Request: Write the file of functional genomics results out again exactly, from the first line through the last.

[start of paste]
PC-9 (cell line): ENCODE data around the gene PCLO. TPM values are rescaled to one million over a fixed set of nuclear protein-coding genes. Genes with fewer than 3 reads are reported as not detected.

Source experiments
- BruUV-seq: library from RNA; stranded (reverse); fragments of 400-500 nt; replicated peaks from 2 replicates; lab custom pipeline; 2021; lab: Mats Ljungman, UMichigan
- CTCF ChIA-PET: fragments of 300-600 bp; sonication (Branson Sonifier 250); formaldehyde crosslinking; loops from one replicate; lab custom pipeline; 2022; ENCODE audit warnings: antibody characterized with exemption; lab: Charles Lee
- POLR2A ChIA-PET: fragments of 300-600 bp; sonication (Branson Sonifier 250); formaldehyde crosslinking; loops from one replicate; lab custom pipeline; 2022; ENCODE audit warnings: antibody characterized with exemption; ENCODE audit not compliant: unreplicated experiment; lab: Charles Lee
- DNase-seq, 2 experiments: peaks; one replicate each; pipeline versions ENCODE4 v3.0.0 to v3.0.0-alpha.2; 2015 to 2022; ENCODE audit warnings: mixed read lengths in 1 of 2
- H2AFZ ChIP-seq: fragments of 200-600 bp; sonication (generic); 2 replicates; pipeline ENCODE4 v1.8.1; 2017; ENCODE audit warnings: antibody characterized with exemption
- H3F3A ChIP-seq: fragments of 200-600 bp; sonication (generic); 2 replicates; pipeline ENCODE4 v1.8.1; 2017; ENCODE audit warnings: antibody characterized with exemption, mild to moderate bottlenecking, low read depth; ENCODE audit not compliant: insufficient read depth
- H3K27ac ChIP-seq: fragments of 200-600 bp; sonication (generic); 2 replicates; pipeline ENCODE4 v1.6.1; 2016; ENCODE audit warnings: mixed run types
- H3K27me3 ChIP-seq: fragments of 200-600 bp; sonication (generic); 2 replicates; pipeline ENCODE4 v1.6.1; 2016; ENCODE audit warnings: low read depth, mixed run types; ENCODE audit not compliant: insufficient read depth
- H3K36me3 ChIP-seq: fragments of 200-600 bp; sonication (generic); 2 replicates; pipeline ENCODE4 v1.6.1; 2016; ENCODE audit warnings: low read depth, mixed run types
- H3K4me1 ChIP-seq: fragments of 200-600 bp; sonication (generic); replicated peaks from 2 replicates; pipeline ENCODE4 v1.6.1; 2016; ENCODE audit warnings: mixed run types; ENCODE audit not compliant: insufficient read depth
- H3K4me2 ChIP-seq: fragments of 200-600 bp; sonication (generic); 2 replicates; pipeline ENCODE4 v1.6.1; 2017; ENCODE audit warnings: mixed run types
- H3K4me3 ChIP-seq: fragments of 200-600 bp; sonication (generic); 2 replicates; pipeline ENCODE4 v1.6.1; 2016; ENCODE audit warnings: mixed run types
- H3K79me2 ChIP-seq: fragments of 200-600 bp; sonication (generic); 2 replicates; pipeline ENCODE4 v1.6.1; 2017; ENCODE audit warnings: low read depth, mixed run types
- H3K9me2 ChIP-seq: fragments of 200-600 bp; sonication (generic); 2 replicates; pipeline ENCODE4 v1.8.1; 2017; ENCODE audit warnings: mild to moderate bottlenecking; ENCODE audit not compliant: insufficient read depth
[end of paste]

PC-9 (cell line): ENCODE data around the gene PCLO. TPM values are rescaled to one million over a fixed set of nuclear protein-coding genes. Genes with fewer than 3 reads are reported as not detected.

Source experiments
- BruUV-seq: library from RNA; stranded (reverse); fragments of 400-500 nt; replicated peaks from 2 replicates; lab custom pipeline; 2021; lab: Mats Ljungman, UMichigan
- CTCF ChIA-PET: fragments of 300-600 bp; sonication (Branson Sonifier 250); formaldehyde crosslinking; loops from one replicate; lab custom pipeline; 2022; ENCODE audit warnings: antibody characterized with exemption; lab: Charles Lee
- POLR2A ChIA-PET: fragments of 300-600 bp; sonication (Branson Sonifier 250); formaldehyde crosslinking; loops from one replicate; lab custom pipeline; 2022; ENCODE audit warnings: antibody characterized with exemption; ENCODE audit not compliant: unreplicated experiment; lab: Charles Lee
- DNase-seq, 2 experiments: peaks; one replicate each; pipeline versions ENCODE4 v3.0.0 to v3.0.0-alpha.2; 2015 to 2022; ENCODE audit warnings: mixed read lengths in 1 of 2
- H2AFZ ChIP-seq: fragments of 200-600 bp; sonication (generic); 2 replicates; pipeline ENCODE4 v1.8.1; 2017; ENCODE audit warnings: antibody characterized with exemption
- H3F3A ChIP-seq: fragments of 200-600 bp; sonication (generic); 2 replicates; pipeline ENCODE4 v1.8.1; 2017; ENCODE audit warnings: antibody characterized with exemption, mild to moderate bottlenecking, low read depth; ENCODE audit not compliant: insufficient read depth
- H3K27ac ChIP-seq: fragments of 200-600 bp; sonication (generic); 2 replicates; pipeline ENCODE4 v1.6.1; 2016; ENCODE audit warnings: mixed run types
- H3K27me3 ChIP-seq: fragments of 200-600 bp; sonication (generic); 2 replicates; pipeline ENCODE4 v1.6.1; 2016; ENCODE audit warnings: low read depth, mixed run types; ENCODE audit not compliant: insufficient read depth
- H3K36me3 ChIP-seq: fragments of 200-600 bp; sonication (generic); 2 replicates; pipeline ENCODE4 v1.6.1; 2016; ENCODE audit warnings: low read depth, mixed run types
- H3K4me1 ChIP-seq: fragments of 200-600 bp; sonication (generic); replicated peaks from 2 replicates; pipeline ENCODE4 v1.6.1; 2016; ENCODE audit warnings: mixed run types; ENCODE audit not compliant: insufficient read depth
- H3K4me2 ChIP-seq: fragments of 200-600 bp; sonication (generic); 2 replicates; pipeline ENCODE4 v1.6.1; 2017; ENCODE audit warnings: mixed run types
- H3K4me3 ChIP-seq: fragments of 200-600 bp; sonication (generic); 2 replicates; pipeline ENCODE4 v1.6.1; 2016; ENCODE audit warnings: mixed run types
- H3K79me2 ChIP-seq: fragments of 200-600 bp; sonication (generic); 2 replicates; pipeline ENCODE4 v1.6.1; 2017; ENCODE audit warnings: low read depth, mixed run types
- H3K9me2 ChIP-seq: fragments of 200-600 bp; sonication (generic); 2 replicates; pipeline ENCODE4 v1.8.1; 2017; ENCODE audit warnings: mild to moderate bottlenecking; ENCODE audit not compliant: insufficient read depth